Love is the Link: A hospice doctor shares her experience of near-death and dying
Pamela M. Kircher, MD, is a childhood Near-Death Experiencer as well as a Hospice Physician. For over 20 years, she has worked with people with NDEs and spoken internationally about the profound effects that mystical experiences and being with the dying have on our daily lives and how we live those lives. In this updated version of Love is the Link: A hospice doctor shares her experience of near-death and dying, she shares how the fields of NDEs and the hospice movement have evolved since the original version of the book. She also reflects on how her own NDE continues to influence her life. Hew newly updated book is now available as an ebook and can be downloaded free on Amazon on March 26, 29, and 30.
Dr. Kircher lives with her husband on a ranch in southern Colorado. To learn more about her, go to her website, www.pamkircher.com.
Near-Death Experience (NDE)
After a Near-Death Experience (NDE) during an episode of meningitis at age 6, like most people with a NDE, I found my world forever changed. My fear of death was erased, my interest in living from love greatly increased. My particular version of a life of service has included being a family practice and hospice doctor, talking with health care professionals about the reality and importance of NDEs, introducing integrative medicine into the hospital setting, and providing Tai Chi for Health to thousands of people through my work as a Master Trainer in Dr. Paul Lam’s Tai Chi for Health programs.
When I began publicly speaking about NDEs in the 1980’s, people began sharing their stories and I wrote them down after each encounter. As these stories accumulated over the next 6 years, I knew that they should be shared with a larger audience to inspire us all to expand our view of reality. Here is one of those stories:
“A nurse had cared in the hospital for a terminally-ill adolescent for six months prior to the teenager’s death. One night at 2:35 a.m. the nurse awoke at home from a sound sleep and felt that the boy was standing next to her bed. She could see him very clearly and was surprised to see that he was wearing a new baseball cap. She asked him what he was doing in her room. The boy said that he had come to tell her that he was all right and that the nurse should hug his mother for him when she saw her in three months. The nurse then went back to sleep, thinking that she must have had a very vivid dream. She couldn’t shake the feeling the next morning, so she called the hospital to check on the boy. After a long pause, the other nurse told her that the boy had died unexpectedly at around 3 a.m.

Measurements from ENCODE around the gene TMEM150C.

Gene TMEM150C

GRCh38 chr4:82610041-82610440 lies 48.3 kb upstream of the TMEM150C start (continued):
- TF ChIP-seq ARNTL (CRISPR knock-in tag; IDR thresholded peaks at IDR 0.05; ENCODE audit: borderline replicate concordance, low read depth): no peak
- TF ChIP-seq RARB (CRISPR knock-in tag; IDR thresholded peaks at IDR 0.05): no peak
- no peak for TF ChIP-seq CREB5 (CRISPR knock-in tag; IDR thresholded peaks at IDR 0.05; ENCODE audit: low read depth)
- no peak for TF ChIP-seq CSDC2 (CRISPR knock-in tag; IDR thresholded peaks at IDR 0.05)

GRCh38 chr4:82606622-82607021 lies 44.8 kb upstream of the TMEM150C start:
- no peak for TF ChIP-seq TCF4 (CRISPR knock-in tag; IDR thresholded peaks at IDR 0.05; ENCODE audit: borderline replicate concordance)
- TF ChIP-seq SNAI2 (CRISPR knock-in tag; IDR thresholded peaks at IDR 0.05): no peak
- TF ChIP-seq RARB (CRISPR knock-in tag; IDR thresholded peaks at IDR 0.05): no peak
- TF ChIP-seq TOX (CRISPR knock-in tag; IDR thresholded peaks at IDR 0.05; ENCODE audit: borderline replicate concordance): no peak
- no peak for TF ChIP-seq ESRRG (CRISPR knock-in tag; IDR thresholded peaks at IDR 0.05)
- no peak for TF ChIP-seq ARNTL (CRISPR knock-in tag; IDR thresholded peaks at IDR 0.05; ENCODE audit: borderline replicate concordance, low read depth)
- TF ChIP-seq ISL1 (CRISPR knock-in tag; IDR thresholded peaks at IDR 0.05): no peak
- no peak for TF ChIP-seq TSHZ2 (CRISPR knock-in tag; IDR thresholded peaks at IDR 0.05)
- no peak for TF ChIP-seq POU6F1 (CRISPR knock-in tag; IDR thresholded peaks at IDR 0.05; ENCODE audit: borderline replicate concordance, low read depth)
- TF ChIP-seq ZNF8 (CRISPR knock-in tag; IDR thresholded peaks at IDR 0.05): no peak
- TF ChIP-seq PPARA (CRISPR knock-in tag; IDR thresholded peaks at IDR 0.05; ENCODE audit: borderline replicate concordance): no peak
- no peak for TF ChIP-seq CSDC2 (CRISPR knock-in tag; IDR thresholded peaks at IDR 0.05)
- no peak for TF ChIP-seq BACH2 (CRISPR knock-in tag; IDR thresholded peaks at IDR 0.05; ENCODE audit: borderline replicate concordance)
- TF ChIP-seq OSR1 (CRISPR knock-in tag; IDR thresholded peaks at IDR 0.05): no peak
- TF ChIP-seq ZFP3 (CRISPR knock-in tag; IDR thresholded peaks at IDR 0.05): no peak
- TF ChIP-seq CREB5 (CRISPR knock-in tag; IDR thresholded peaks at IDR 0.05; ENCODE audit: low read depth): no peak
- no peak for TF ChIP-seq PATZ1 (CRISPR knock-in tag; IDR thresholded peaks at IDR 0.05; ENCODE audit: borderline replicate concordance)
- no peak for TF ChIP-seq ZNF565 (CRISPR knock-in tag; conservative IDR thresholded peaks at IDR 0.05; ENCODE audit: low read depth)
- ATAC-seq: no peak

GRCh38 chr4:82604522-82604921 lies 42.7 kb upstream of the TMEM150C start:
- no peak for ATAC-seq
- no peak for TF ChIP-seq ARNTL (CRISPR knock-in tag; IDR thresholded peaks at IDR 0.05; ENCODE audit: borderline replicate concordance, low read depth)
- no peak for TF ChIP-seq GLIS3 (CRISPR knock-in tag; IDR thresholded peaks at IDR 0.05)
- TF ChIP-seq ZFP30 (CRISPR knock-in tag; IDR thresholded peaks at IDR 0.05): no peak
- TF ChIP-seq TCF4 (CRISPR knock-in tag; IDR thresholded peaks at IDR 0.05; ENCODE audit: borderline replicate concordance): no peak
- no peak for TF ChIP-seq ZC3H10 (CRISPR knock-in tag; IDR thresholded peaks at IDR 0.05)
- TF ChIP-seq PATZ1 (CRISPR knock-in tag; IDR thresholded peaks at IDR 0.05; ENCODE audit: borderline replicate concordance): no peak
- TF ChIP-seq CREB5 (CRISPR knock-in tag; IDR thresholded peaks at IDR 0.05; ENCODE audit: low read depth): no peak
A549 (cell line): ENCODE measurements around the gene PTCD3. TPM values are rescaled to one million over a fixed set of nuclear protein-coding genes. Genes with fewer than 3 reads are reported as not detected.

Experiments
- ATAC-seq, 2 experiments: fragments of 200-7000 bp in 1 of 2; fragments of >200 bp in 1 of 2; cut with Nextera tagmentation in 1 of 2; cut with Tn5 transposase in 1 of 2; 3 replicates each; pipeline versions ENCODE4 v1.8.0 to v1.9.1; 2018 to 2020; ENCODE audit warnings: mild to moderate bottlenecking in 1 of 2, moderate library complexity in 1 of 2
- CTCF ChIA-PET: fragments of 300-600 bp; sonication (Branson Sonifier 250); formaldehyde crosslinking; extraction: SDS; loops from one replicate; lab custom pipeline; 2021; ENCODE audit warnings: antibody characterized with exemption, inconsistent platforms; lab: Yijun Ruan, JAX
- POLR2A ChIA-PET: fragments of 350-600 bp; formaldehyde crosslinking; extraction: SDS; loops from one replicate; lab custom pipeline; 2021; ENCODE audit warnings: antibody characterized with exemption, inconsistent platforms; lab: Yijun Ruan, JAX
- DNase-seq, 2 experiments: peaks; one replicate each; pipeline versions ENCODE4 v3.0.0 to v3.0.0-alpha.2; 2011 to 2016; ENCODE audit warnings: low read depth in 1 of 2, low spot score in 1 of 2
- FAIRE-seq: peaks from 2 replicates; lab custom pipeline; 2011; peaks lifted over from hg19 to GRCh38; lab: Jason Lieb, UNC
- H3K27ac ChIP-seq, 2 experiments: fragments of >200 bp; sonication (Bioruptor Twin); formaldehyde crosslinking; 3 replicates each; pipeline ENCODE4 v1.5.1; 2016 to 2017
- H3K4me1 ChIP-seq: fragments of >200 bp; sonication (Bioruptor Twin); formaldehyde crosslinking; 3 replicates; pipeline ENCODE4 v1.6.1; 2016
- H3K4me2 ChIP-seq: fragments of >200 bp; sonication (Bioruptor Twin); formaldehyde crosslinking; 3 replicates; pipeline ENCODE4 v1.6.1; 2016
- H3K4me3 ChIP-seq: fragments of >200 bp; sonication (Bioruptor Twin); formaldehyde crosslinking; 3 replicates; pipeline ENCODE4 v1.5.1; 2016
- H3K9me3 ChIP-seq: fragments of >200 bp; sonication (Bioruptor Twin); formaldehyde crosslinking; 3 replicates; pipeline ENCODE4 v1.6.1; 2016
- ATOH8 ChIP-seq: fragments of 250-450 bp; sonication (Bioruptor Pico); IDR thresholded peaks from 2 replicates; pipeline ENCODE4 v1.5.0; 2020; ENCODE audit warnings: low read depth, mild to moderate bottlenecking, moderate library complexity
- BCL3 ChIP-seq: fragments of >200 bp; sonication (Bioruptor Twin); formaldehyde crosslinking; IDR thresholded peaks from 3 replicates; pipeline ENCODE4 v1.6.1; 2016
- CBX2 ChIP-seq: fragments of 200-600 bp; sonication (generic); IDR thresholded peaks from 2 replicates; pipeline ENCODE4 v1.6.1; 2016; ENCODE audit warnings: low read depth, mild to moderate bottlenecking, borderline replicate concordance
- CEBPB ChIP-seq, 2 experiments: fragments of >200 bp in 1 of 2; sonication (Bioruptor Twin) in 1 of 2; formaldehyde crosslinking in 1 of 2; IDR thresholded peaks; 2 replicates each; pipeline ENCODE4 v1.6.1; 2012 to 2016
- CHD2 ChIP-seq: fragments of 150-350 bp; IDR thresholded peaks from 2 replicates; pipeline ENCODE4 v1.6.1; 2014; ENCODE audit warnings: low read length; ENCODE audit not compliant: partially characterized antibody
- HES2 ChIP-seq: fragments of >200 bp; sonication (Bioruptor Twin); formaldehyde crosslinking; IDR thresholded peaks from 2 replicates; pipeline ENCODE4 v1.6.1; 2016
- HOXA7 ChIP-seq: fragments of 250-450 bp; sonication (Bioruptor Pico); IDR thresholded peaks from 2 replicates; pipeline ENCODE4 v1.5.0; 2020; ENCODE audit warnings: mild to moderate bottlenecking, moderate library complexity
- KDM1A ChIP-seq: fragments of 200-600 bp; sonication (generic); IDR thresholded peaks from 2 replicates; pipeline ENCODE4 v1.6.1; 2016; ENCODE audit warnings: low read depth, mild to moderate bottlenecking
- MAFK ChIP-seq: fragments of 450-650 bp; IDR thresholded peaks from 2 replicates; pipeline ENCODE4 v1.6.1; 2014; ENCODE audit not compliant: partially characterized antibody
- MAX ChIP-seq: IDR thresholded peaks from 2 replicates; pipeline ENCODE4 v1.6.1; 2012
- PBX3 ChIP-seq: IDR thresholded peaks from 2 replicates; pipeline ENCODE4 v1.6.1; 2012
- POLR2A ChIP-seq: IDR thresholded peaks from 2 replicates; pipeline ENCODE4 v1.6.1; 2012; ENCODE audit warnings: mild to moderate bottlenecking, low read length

“The nurse had nearly forgotten the “dream” when she was attending a funeral of another patient three months later. The first patient’s mother walked up to her at the cemetery—even though she had always sworn that if her son died, she would never return to that city. The nurse told her about her vision and asked if she had ever seen that baseball cap. The mother laughed and said that she had bought the hat for her son, but had not yet had time to take it to the hospital on the night that her son died. She said that she, too, had felt the presence of her son intermittently over the past three months. It was very comforting to her that her son had wanted to reassure her, but still puzzling as to how he knew about the baseball cap and how he knew that his mother would be in the city in three months and would meet the nurse at that time.”
Love is the Link
The original version of Love is the Link: A hospice doctor shares her experience of near-death and dying was written some 18 years ago. This updated version retains the original timeless stories of people forever changed by their NDEs or other spiritually transformative experiences (STEs.) It goes on to discuss how healthcare professionals have gone from considering NDEs and STEs as aberrant psychological events to an awareness that a NDE occurs in one out of five people who have a cardiac arrest, that thousands of people have had them, and that they are life-changing events that deserve respect. It discusses how healthcare providers can be of assistance to people who had had NDEs and other avenues of assistance in integrating the experience.
It chronicles how the hospice movement that began as a volunteer organization in the U.S. in the early 1970’s has been increasing so rapidly that almost 50% of people currently chooses hospice care in their final days. In the near future, most people will experience the comfort and dignity of hospice care.
Finally, it looks at the current science of compassion and how that is beginning to influence our lives to create lives of greater love.
Love is the Link can be downloaded FREE on Amazon on March 26, 29, and 30.
What are some of the experiences in your life that have caused you to have an expanded awareness of the ways in which we are connected to others? Have you had experiences in your life that you just couldn’t explain in terms of ordinary reality?